Women Continue to Make Education, Labor Gains

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A new Census report finds that for the first time, more women in the workforce have bachelor’s degrees than men (37 percent vs. 35). Women are gaining on the education front in general: for ages 25 to 29, 36 percent of women had a bachelor’s or advanced degree versus 28 percent for men. Women were also slightly more likely to have a high school diploma than men: for age 25 and above, it’s 87.6 percent versus 86.6 percent.

This is more evidence that men are increasingly falling behind women in the U.S. Back when the recession first began in December 2007, unemployment rates for men and women were roughly even — 5 percent and 4.8 percent respectively. But by August 2009, the two rates had diverged significantly, with unemployment among men at 10.9 percent, and only 8.2 percent for women. Which, according to the New York Fed, represented the largest unemployment gender gap since World War II.

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  1. Chase says:

    I just read that women surpassed men with master’s degrees as well.

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  2. Shane says:

    One issue I’d like to see what the Freakonomics team think about is the possible role of attitudes towards risk and empathy in determining the gender income gap.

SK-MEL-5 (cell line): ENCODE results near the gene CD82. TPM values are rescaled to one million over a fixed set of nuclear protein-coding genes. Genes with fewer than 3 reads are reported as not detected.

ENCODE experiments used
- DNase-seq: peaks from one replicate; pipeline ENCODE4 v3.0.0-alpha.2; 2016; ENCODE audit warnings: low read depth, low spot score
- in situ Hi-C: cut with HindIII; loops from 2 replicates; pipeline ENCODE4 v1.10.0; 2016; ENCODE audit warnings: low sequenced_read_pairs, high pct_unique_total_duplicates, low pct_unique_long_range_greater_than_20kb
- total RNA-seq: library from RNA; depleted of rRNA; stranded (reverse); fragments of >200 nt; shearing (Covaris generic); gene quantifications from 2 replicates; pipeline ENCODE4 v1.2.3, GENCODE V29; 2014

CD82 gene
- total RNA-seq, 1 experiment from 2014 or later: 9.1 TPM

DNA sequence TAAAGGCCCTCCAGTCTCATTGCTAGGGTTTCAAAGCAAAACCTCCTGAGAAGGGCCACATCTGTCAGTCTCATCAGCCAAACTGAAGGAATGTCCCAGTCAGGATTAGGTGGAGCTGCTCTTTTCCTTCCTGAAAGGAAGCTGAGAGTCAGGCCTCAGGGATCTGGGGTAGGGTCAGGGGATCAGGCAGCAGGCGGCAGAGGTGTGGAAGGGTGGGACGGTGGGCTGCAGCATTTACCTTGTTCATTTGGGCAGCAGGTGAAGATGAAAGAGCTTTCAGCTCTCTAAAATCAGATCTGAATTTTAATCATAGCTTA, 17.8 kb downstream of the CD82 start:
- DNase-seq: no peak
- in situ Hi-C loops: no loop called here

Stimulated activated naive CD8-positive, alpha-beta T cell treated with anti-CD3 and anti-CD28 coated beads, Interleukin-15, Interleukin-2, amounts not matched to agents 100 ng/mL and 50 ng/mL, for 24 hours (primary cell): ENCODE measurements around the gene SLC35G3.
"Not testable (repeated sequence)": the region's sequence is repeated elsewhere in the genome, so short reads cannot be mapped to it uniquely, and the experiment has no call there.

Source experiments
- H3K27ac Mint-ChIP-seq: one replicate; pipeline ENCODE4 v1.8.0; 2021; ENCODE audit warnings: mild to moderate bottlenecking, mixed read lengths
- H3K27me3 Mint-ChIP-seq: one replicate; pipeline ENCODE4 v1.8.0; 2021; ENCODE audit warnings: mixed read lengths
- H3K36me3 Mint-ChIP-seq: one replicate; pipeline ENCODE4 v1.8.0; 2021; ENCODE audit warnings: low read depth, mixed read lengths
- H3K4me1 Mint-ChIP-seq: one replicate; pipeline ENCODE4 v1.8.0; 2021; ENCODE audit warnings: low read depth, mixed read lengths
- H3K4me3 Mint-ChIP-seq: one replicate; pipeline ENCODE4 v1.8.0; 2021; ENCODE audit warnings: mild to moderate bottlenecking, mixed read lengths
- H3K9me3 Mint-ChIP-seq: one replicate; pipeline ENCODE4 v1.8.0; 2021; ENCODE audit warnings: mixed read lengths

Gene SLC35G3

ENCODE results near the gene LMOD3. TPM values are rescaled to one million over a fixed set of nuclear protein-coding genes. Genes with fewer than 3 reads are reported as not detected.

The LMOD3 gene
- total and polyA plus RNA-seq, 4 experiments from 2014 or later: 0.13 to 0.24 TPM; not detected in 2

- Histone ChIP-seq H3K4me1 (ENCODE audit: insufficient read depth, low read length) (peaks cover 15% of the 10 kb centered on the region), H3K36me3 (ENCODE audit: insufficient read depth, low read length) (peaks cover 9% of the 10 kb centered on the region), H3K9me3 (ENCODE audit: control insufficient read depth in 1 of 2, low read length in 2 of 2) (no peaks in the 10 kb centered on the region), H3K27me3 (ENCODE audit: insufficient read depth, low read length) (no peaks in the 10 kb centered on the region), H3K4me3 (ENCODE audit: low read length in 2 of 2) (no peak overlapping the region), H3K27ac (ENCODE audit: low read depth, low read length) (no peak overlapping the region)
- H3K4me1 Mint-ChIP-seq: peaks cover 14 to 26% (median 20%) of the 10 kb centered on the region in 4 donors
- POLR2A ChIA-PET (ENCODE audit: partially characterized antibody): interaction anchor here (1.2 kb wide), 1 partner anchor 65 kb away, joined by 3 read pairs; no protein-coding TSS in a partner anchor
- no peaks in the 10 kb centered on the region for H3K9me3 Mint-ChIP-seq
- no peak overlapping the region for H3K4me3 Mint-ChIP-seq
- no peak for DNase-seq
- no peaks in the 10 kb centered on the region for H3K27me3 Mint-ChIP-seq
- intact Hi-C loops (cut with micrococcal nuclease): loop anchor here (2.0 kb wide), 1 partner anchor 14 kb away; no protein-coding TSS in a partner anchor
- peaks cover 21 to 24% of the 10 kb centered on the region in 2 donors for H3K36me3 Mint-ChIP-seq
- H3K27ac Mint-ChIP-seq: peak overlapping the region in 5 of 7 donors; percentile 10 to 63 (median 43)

We know that a higher proportion of men engage in high-risk behaviours in driving, for example. A higher proportion of men also engage in low-empathy behaviour, such as recreational violence like soccer hooliganism. I wonder if these tendencies can explain two statistical observations:

    a) Higher representation of men in politics and high business. My guess is that high-risk behaviour that takes little account of the suffering of others could sometimes produce massive profits and great success.

    b) Higher representation of men in prison. This high-risk, low-empathy thing is also an aspect of much crime and could produce catastrophic failures.

    I’m not sure about this. It just seemed possible that a lot of men could split into highly successful (CEOs and presidents) and highly unsuccessful (prisoners) based on this behaviour while most women would avoid either extreme. This may be rubbish, Freako-commentators can put me right if so!

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  3. guido says:

    As of 2008, 76% of public school teachers were female, and 52% of public school teachers had Masters degrees. I wonder how much this skew impacted the census numbers reported here (given the assumption that teaching positions have been eliminated at a lower rate than jobs in for-profit industries).

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  4. Paul says:

    Unemployment calculates people without a job looking for work. How many more women stopped looking for work than men during this recession? Considering gender roles in the US, I wouldn’t be surprised if many women converted into stay at home moms/wives which would bring them out of the labor force and thus lower the denominator.

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  5. Gary says:

    Yeah! Males are doing worse! More equality!

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  6. a cruel accountant says:

    The industries that women tend to be attracted to have suffered less contraction than the industries that men are attracted to in the greater recession. Currently, that is changing at the margins with manufacturing leading the economic recovery, a male dominated industry.

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